Local couple’s marriage spans eras of war, peace and now a pandemic
WACO, Texas (KWTX) - Dr. Bob Garrett and his wife Marguerite, both 94, marked a major milestone Thursday as they celebrated their 72nd wedding anniversary at The Delaney at Lake Waco with two of their three children and a daughter-in-law as the facility eased restrictions on visitors for the first time since March.
"It's been nice having my family here," Bob said.
"It's so nice to sit and talk with each other face-to-face rather than through a glass door."
The Garretts moved to the Delaney about a year ago from their home of 50 years in Lufkin so they could be closer to their children, two of whom live in Waco.
They also have four grandchildren and five great-grandchildren.
Until March their daughter, Peggilu Woodward, visited them almost daily, eating meals with them and taking her mother to the beauty shop.
Then the new coronavirus struck.
“All of the sudden I went to visit them and when I came out they said ‘this was your last visit. We’re not allowing you in after today.’”
Until Thursday the closest encounters the Garretts had with their children were on the phone, separated by a window.
State health officials announced Thursday that some indoor visits are now permissible at long-term care facilities, provided plexiglass barriers are in place, where there are no active COVID-19 cases involving residents and have been no active coronavirus cases involving employees in two weeks , but physical contact between visitors and residents isn’t allowed.
The decision to ease restrictions couldn’t have come at a better time.
"It's amazing," Peggilu said.
"A couple of years ago we threw a great big party when they reached their 70th and it's just every time we get another anniversary we feel so blessed. We are so grateful we got to go in and so grateful we got to be with them."
Robert I. Garrett and his wife Marguerite, both born in 1926, three years before the start of the Great Depression, married on August 6, 1948 in South Texas, three years after Japan’s surrender, as the world followed the XIV Olympic Games in London and a filibuster on Capitol Hill derailed efforts to eliminate poll taxes.
Garrett went on to serve for 28 years as a Navy surgeon, Marguerite by his side every step of the way.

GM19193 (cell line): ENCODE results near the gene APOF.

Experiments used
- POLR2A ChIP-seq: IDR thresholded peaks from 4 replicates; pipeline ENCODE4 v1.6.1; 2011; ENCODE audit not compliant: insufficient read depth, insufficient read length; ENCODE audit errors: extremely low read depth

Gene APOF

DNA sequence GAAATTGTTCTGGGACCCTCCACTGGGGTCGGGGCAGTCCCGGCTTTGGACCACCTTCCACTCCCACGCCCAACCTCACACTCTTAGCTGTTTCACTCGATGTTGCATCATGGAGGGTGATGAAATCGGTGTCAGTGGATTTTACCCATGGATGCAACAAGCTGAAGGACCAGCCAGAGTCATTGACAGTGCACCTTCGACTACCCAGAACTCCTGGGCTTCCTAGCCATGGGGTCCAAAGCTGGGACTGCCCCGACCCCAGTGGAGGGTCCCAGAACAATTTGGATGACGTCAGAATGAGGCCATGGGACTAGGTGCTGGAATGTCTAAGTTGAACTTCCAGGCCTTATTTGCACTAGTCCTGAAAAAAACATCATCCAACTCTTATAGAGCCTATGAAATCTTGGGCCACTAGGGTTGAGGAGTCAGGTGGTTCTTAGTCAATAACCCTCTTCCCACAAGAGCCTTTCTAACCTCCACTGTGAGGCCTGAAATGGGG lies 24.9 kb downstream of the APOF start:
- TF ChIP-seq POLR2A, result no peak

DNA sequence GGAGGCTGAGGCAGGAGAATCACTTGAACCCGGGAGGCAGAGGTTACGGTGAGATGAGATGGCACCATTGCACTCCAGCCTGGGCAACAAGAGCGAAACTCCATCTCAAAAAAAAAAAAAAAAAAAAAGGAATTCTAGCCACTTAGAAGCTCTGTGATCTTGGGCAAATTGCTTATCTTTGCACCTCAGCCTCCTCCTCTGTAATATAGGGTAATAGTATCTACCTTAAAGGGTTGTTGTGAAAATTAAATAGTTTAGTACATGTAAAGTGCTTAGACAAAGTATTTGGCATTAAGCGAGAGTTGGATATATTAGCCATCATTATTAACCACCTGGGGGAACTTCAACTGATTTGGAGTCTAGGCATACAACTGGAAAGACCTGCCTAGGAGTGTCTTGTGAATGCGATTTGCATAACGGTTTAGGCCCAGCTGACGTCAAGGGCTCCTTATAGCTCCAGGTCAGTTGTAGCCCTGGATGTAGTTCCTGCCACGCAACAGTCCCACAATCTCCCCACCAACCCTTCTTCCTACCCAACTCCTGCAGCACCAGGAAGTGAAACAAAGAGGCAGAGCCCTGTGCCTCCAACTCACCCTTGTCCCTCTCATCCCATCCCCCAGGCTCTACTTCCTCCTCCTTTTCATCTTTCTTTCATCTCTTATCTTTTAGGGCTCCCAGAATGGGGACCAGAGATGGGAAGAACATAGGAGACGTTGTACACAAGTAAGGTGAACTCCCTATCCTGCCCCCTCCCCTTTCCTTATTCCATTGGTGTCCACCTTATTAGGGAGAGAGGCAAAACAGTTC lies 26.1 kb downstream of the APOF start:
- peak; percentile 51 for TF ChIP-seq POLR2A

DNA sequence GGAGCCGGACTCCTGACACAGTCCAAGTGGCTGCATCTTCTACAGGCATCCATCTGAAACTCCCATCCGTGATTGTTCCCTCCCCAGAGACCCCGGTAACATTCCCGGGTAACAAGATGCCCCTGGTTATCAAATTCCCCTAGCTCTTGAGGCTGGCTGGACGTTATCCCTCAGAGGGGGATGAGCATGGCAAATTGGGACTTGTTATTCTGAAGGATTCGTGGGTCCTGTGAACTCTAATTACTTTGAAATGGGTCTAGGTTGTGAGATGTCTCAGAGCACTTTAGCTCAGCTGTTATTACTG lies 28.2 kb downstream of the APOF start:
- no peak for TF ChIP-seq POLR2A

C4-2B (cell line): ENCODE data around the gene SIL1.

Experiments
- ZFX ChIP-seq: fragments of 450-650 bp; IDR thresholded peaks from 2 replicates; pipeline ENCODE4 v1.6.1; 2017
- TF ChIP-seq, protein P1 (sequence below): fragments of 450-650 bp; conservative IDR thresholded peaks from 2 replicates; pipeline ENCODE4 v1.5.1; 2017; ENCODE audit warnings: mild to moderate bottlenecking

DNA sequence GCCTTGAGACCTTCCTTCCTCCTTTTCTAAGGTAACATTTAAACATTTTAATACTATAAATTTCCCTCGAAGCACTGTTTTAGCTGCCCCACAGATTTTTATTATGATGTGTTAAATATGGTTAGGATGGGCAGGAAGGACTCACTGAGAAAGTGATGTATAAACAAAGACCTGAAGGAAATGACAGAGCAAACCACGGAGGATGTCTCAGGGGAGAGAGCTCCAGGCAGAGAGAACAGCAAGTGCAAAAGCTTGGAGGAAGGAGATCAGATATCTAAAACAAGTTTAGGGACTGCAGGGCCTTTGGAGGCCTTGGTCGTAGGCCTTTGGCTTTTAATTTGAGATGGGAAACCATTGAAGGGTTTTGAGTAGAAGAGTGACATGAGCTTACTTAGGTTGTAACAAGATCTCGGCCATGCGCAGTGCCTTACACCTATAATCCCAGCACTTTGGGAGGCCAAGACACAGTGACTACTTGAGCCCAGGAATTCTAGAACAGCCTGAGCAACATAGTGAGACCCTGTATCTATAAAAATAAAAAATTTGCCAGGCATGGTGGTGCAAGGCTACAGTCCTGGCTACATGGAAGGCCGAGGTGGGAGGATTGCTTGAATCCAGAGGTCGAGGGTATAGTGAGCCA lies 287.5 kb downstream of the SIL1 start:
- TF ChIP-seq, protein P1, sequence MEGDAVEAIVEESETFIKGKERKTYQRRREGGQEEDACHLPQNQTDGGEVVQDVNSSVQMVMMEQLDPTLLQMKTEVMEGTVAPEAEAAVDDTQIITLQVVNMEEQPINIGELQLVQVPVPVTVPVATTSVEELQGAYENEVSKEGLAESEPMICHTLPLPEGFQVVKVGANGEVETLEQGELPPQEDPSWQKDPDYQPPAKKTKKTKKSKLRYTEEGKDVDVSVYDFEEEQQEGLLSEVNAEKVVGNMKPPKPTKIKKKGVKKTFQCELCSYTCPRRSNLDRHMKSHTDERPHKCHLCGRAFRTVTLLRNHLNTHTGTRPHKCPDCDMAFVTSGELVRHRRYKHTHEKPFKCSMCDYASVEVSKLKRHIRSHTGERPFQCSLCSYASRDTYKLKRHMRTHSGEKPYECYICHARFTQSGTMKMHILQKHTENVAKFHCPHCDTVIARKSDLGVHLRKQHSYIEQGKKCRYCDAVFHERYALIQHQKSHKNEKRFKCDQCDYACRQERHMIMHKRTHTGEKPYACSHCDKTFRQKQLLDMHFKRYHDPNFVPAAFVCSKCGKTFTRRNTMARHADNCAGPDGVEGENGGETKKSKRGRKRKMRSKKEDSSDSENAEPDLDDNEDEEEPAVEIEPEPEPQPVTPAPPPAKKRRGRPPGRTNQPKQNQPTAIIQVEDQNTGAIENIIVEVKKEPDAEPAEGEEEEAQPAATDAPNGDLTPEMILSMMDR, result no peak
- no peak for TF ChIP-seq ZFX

The Navy sent him to Baylor Medical School, in Houston, and "when the Navy offered to pay for my training, I had to do it," Garrett said.
He married Marguerite during his senior year in medical school.
"I married her because she was the best-looking coed at Rice University," Garrett said.
"I didn't have any money and she'd just graduated and got a job."
Times were tough back then, but incredibly fun.
"My senior year in medical school, believe it or not, was the most fun I had in school," Garrett remembered.
He said his father, a Baptist preacher, told him he would pay for Garrett’s education, but added a caveat; if he got married before he graduated “then I agreed to take care of myself and my wife without his help,” Garrett said.
Garrett was recalled to active service with the outbreak of hostilities in Korea, and then for the next quarter-century the Navy sent the couple all over the world, not only to Korea, but also Vietnam, and more than a dozen assignments in the U.S., at such places as Camp Pendleton, Pensacola, Fla., and Guantanamo Bay, Cuba.
They were in Cuba in 1962, during the Cuban Missile Crisis.
Garrett retired in 1971 at the grade of captain and the couple left the deep blue water and moved to Lufkin, where his parents lived and he practiced there for more than 20 years.
Garrett was a preacher’s kid, born and reared in Park Place, which now is a part of Houston, by his father, a Baptist minister who moved from Waco to take the position there.
"Until I graduated from high school, if the church doors were open, I was inside," he said.
Garrett has a pacemaker and some underlying health issues that put him at great risk for contracting the coronavirus if he’s exposed.
“It’s been pretty tough with these viruses around,” he said.
But Garrett as a military doctor and says he's quite familiar with "quarantines and things like that."
Although it's been nearly 50 years since he's served, Garrett has no regrets about his military service.
"I think I made the right decision," he said. "And I'm glad I did."
And when asked if he’d marry Marguerite all over again, he chuckled and said, “I would if she’d let me.”WACO, Texas (KWTX) -
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